But take the Tomahawk Chop for example--I'll admit that for a while, I didn't understand why that was a problem. Then someone asked me to imagine there was a team with a Jewish mascot and when their team rallied, the fans all had a chant where they pretended to count money. Now it makes sense.

#19 Shane Wahl

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Posted 31 October 2013 - 11:19 AM

Brock, I think your views pretty much sum up my feelings on the subject. Some of these mascots, logos, and team nicknames are clearly offensive, and others are more borderline. For the sake of decency, it's probably a good idea to eventually change them all, but the clearly offensive ones are the priority.

For teams like the Braves and the Chiefs, the name itself might not be inherently offensive, but it's the iconography that accompanies it that often crosses a line. And the best way to address that is likely to remove the underlying nickname.

I've also tended to find that if I'm not sure why something's offensive, if I actually listen for the answer, I understand. Although more important than that is realizing that the legitimacy of someone's taking offense to a logo or mascot is NOT dependent on my understanding the offensiveness.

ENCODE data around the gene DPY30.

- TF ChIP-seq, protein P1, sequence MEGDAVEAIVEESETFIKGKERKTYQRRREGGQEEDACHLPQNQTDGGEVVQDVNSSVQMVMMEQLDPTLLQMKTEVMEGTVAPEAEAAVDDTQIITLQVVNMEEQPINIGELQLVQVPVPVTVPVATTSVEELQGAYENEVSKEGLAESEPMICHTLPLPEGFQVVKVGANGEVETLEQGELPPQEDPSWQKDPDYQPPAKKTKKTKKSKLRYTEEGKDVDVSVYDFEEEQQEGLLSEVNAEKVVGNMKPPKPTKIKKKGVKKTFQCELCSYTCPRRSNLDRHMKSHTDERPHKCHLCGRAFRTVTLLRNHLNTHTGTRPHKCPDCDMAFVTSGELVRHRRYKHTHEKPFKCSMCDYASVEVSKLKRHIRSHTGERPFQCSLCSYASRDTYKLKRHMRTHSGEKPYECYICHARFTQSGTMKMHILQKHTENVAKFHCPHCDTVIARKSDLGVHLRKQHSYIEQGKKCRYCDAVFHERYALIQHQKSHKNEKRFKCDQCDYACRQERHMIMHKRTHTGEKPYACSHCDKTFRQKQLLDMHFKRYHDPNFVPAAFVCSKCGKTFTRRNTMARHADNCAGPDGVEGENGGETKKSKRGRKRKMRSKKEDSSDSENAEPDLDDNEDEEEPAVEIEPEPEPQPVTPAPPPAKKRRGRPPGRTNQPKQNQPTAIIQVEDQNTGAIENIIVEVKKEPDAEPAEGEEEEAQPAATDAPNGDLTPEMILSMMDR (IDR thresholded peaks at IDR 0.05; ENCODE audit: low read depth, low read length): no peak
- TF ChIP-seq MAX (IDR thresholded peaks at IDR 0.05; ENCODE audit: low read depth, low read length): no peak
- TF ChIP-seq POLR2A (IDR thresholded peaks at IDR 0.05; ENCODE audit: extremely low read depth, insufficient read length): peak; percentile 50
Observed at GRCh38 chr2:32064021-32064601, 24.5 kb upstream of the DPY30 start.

But take the Tomahawk Chop for example--I'll admit that for a while, I didn't understand why that was a problem. Then someone asked me to imagine there was a team with a Jewish mascot and when their team rallied, the fans all had a chant where they pretended to count money. Now it makes sense.


Boom. Nicely done, Wookiee.

#20 nicksaviking

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Posted 31 October 2013 - 11:20 AM

It's like a band aid, the longer these names are stuck on the clubs, the more painful it is to remove for those that love them. These are clearly offensive and it's really not for the majority class to determine what degree of offensiveness is acceptable.

And preemptively, before someone argues that some Native Americans aren't offended, that's even more stereotyping. The fact remains that many, if not most, are offended. How would a front office detractor feel about a front office defender speaking for everyone at Twins Daily or vice versa?

#21 TheLeviathan

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Posted 31 October 2013 - 11:23 AM

Even some of the "less" offensive nicknames lack the recognition of the deeply entwined nature of native religion and their culture. Very caricature is a religious slight in addition to a racial one. I doubt many of the Catholics crying foul on the change would feel the same if similar contemporary mockeries of them were done.

And I will say it again....since when does the wrong thing to do require the victim to feel insulted?

#22 nicksaviking

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Posted 31 October 2013 - 11:23 AM

the same people will gin up controversy over increasingly stupid things.